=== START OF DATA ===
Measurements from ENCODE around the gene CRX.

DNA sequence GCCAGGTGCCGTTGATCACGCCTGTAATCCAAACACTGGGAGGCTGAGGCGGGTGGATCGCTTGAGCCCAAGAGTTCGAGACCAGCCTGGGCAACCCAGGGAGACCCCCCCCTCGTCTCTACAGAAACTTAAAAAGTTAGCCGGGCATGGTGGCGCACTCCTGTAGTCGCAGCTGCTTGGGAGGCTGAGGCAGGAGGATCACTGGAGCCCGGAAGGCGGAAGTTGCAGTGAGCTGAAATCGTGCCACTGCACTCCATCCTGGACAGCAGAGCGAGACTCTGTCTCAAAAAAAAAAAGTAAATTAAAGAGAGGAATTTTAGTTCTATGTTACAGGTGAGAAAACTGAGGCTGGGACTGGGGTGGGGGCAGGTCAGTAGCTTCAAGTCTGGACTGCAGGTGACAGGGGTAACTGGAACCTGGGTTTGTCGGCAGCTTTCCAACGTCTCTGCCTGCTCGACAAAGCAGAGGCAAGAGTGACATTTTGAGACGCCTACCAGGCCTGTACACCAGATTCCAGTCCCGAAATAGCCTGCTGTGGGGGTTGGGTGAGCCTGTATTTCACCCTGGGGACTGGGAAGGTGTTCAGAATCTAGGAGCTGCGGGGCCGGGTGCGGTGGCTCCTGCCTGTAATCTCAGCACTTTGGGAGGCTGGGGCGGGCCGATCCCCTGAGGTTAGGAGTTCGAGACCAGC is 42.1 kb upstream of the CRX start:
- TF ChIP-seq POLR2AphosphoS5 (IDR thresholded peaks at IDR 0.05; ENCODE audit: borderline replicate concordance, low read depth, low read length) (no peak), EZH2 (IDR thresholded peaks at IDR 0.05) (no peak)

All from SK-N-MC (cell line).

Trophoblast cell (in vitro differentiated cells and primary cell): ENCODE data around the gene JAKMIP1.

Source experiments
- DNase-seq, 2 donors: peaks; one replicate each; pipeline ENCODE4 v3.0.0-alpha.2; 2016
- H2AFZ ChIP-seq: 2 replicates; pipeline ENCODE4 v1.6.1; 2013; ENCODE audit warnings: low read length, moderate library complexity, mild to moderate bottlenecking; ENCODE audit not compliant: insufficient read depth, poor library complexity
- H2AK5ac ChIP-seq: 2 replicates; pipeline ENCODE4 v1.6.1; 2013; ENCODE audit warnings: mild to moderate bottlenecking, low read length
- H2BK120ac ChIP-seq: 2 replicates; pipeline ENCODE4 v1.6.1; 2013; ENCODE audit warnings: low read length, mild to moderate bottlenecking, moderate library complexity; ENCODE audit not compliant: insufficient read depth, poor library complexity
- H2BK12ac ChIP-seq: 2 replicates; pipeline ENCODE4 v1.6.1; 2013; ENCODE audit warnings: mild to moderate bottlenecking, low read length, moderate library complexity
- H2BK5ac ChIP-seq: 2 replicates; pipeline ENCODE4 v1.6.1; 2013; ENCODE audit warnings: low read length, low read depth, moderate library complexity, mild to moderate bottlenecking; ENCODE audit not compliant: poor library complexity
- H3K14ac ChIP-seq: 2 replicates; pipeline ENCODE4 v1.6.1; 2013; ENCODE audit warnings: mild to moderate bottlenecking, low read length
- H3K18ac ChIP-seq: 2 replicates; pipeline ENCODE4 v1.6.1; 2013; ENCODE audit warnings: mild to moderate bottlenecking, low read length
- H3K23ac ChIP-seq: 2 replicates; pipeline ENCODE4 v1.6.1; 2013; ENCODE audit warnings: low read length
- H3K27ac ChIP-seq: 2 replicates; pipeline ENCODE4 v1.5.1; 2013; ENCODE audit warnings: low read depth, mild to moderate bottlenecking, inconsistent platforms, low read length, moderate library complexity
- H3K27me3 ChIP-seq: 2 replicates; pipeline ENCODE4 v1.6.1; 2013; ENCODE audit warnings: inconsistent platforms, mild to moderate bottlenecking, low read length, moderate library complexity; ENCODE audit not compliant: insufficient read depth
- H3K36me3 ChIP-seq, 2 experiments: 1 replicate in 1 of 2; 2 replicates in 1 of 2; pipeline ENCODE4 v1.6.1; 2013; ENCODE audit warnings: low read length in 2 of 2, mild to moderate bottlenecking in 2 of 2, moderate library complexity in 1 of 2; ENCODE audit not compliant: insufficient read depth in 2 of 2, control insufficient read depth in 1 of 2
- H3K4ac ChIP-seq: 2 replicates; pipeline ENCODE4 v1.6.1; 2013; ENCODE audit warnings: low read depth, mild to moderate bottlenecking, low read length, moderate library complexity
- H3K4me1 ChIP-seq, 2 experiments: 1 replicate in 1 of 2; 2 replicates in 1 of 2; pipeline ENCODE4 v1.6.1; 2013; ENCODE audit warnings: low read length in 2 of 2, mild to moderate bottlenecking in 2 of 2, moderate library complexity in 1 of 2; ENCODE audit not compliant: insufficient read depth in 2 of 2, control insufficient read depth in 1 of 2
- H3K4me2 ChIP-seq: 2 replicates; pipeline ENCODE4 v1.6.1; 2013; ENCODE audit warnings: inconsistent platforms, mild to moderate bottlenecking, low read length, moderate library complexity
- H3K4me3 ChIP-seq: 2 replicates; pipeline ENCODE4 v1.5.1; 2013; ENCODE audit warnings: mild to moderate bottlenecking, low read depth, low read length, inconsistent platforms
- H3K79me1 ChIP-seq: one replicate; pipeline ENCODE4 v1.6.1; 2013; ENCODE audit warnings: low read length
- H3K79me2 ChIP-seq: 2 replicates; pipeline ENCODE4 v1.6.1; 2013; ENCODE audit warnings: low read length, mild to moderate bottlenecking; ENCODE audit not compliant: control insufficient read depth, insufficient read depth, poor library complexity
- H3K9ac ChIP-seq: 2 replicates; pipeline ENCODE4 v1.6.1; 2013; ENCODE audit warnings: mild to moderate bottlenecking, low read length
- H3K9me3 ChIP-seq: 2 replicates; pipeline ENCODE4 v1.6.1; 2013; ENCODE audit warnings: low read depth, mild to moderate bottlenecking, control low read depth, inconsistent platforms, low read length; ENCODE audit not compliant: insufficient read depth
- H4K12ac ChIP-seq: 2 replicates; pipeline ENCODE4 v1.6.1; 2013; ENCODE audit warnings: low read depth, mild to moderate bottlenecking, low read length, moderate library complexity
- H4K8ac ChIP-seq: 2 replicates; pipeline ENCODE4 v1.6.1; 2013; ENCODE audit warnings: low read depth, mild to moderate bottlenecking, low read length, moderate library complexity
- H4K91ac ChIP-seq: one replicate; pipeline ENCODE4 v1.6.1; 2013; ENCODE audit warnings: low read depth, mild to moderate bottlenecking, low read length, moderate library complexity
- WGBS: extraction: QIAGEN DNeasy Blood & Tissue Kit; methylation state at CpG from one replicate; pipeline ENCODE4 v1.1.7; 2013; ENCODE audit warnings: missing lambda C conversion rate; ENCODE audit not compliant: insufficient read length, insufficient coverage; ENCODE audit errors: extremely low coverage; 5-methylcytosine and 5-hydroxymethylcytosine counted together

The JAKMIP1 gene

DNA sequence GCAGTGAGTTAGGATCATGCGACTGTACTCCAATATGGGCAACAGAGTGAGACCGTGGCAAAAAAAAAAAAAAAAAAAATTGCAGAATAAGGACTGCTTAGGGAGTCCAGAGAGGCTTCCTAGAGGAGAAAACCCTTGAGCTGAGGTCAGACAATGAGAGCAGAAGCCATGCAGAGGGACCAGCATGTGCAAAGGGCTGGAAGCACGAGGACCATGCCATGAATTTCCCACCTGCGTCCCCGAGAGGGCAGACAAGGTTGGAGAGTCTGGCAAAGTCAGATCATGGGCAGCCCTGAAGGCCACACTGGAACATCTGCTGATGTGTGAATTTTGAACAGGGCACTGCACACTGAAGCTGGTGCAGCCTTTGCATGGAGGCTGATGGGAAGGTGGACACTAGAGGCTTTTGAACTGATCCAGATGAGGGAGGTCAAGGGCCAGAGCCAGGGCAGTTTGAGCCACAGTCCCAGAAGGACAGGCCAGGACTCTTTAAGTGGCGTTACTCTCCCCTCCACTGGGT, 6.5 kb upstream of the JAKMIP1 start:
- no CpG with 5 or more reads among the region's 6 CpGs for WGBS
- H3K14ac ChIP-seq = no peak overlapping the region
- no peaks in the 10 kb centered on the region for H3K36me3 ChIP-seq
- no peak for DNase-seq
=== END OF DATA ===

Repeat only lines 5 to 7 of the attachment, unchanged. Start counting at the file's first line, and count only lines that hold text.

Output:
Trophoblast cell (in vitro differentiated cells and primary cell): ENCODE data around the gene JAKMIP1.

Source experiments
- DNase-seq, 2 donors: peaks; one replicate each; pipeline ENCODE4 v3.0.0-alpha.2; 2016